By burcidi — On Nov 12, 2011

I'm a guy and I regularly use lip conditioning products as well. For some reason, people think it's weird or awkward for men to wear anything other than a mint flavored chapstick. But chapsticks don't always do a great job and I have a horrible habit of licking my licks very often.

If my lips are dry, red and cracked, I feel really uncomfortable. The skin peels off and it hurts when drinking and eating. It also looks very bad and unattractive and I don't think it's okay to go to work and talk to people with lips like that.

I think there is nothing wrong with a guy using a lip conditioner. It's a skin condition just like any other. Just as we use face creams and after-shave creams to keep our face moisturized, we can use lip products to keep our lips moisturized too. I do stay away from the ones that have fruity smells or a tint to them though because those are clearly made for women.

By serenesurface — On Nov 11, 2011

@icecream17-- That used to be the case but more and more brands seem to be making lip balms and chapsticks with SPF and UVA protection these days. You might have a hard time finding a good one at the pharmacy, but if you check out some of the more well known and more expensive brands, you'll see lots of options.

I think as doctors find out more and more about the risks and side effects of sun exposure, manufacturers are incorporating sun protection into more products. Lip care is especially important because our lips are the thinnest skin layer our body has. So it's the most vulnerable to rough weather conditions and dangerous sun rays.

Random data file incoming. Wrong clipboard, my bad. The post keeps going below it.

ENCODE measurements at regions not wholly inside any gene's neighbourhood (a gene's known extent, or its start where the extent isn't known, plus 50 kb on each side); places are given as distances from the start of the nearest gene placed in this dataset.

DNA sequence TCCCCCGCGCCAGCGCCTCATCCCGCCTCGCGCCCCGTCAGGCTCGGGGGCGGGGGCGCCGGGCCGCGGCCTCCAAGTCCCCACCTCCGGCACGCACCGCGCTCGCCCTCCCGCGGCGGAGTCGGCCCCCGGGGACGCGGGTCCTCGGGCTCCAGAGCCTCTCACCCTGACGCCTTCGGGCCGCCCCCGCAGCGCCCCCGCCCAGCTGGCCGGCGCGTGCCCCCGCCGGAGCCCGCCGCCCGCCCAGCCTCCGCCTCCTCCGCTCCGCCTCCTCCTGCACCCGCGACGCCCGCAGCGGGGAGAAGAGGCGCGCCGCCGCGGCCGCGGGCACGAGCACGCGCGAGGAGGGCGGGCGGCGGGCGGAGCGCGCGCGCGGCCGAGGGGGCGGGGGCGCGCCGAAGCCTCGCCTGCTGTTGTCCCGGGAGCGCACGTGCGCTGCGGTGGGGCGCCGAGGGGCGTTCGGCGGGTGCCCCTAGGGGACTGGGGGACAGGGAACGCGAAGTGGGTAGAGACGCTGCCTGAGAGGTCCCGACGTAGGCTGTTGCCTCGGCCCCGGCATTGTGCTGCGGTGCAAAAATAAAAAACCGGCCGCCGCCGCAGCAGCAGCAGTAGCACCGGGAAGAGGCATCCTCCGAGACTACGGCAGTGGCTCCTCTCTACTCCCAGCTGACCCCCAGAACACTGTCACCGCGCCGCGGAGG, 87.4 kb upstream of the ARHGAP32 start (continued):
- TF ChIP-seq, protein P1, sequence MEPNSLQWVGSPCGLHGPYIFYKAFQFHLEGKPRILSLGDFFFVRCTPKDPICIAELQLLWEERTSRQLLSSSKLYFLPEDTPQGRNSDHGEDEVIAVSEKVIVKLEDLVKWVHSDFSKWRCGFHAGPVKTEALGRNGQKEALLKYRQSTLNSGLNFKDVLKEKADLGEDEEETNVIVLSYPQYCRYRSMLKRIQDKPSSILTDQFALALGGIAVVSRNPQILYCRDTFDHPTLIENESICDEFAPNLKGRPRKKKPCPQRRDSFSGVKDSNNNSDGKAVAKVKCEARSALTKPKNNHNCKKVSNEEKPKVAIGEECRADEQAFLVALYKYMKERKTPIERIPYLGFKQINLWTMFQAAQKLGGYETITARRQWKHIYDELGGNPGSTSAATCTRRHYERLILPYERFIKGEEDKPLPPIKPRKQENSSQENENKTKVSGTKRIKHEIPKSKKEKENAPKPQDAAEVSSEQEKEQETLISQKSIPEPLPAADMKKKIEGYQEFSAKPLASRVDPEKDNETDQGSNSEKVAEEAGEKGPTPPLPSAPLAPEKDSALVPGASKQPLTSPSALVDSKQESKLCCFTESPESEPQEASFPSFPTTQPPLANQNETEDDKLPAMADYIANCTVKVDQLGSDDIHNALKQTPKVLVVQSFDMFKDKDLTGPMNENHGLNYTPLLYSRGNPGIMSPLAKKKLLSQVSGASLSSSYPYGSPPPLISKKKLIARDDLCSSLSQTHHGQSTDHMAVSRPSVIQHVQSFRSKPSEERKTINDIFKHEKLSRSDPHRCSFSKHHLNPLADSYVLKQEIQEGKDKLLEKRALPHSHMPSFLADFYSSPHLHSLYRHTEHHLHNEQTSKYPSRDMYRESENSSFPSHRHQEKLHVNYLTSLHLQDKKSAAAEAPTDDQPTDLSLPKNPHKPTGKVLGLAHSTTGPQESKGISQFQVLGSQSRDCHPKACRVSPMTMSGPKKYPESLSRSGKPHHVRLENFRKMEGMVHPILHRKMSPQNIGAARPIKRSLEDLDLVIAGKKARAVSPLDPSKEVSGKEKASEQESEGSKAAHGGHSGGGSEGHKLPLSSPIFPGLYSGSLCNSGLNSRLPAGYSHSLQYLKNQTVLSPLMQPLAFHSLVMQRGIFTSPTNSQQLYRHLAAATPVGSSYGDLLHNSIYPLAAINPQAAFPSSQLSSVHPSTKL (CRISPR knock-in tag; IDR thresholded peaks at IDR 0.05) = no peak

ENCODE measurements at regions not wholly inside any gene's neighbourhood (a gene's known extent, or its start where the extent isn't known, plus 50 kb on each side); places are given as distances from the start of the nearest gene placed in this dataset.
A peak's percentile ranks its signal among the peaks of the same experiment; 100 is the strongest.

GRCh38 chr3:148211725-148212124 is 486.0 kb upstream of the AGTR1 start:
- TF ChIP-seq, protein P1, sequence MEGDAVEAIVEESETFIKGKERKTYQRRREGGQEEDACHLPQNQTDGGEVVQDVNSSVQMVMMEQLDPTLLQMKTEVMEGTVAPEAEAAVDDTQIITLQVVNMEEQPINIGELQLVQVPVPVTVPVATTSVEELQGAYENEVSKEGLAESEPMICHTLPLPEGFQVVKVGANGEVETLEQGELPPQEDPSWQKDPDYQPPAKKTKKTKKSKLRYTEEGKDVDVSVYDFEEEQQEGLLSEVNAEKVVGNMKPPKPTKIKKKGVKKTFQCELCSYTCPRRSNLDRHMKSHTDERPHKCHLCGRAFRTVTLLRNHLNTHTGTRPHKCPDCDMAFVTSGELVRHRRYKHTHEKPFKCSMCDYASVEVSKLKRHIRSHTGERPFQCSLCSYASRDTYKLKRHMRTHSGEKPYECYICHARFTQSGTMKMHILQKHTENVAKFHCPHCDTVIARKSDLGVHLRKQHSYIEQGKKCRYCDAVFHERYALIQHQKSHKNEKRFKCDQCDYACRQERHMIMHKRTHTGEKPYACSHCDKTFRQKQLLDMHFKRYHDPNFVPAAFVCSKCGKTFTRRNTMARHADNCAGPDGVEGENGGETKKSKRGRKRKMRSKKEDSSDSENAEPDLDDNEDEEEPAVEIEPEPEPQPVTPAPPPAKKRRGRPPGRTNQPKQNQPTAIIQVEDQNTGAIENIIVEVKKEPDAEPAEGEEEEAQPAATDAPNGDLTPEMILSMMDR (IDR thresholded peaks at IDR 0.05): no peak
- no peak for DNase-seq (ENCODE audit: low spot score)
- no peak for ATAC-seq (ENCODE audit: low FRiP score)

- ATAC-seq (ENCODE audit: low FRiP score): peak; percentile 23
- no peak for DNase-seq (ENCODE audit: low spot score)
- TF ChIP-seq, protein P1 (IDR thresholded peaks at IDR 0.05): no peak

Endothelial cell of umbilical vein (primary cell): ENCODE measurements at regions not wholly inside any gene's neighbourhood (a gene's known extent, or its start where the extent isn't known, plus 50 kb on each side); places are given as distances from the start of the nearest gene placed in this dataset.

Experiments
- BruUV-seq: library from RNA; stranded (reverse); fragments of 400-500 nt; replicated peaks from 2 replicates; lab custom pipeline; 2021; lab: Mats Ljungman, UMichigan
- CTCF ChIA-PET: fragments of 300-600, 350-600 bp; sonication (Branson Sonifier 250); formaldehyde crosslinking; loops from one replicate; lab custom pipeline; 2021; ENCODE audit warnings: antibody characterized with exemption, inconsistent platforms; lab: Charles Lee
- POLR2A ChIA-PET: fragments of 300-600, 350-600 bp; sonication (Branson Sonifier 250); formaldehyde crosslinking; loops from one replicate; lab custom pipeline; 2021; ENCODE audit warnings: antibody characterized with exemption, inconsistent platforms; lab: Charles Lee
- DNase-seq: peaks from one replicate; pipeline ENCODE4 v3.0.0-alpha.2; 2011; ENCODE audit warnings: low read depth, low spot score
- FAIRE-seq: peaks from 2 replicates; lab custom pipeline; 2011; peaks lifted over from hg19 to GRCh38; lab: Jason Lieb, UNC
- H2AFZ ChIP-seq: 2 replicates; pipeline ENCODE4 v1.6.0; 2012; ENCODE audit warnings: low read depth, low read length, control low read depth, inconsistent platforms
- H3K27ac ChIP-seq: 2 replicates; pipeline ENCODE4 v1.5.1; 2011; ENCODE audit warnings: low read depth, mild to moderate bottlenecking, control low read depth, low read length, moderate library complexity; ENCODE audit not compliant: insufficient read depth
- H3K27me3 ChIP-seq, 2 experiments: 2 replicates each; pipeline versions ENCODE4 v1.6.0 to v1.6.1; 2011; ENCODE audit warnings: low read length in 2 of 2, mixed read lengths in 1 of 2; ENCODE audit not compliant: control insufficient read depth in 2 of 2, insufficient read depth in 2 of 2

By discographer — On Nov 11, 2011

My lips generally become very dry and chapped in wintertime. The cold air is really drying for lips. I usually don't realize how dry it is until my lips crack and bleed.

I wear a mouth guard at night to prevent clenching my teeth. That tends to stretch my lips out a little bit and if my lips are dry, I wake up with cracked lips that bled a little at night. My lips feel really tight and hurt a lot then.

That's why I've incorporated a lip balm in my night skin care routine. I always apply chapstick or lipbalm on my lips before sleeping. I try and keep one in my purse too so that I can use it outdoors as well.

By icecream17 — On Nov 10, 2011

@Cafe41 - I agree but what I don’t like about some of these lip balms is that many of them don’t contain sunscreen.

There are so many lipsticks that are formulated with sunscreen that I don’t understand why they can’t make lip balm that also has sunscreen. I just wear moisturizing lipstick instead of lip balm because I like to have color on my lips and I also like the sun protection.

By cafe41 — On Nov 10, 2011

I have woken up to dry lips. Sometimes if I don’t drink enough water, by lips will peel a little. Once I drink some water this goes away and my lips become smooth again.

I also use some Burt’s beeswax lip balm to moisturize my lips and it is the best lip balm that I have ever used. It really moisturizes your lips and it takes very little of the lip balm to really make your lips feel smooth.

This lip balm is really effective to counter chapped lips due to windburn which happens to me a lot in the winter. I just wish they would come out with a lip balm that had some color to it, like a lip tint. That would be great.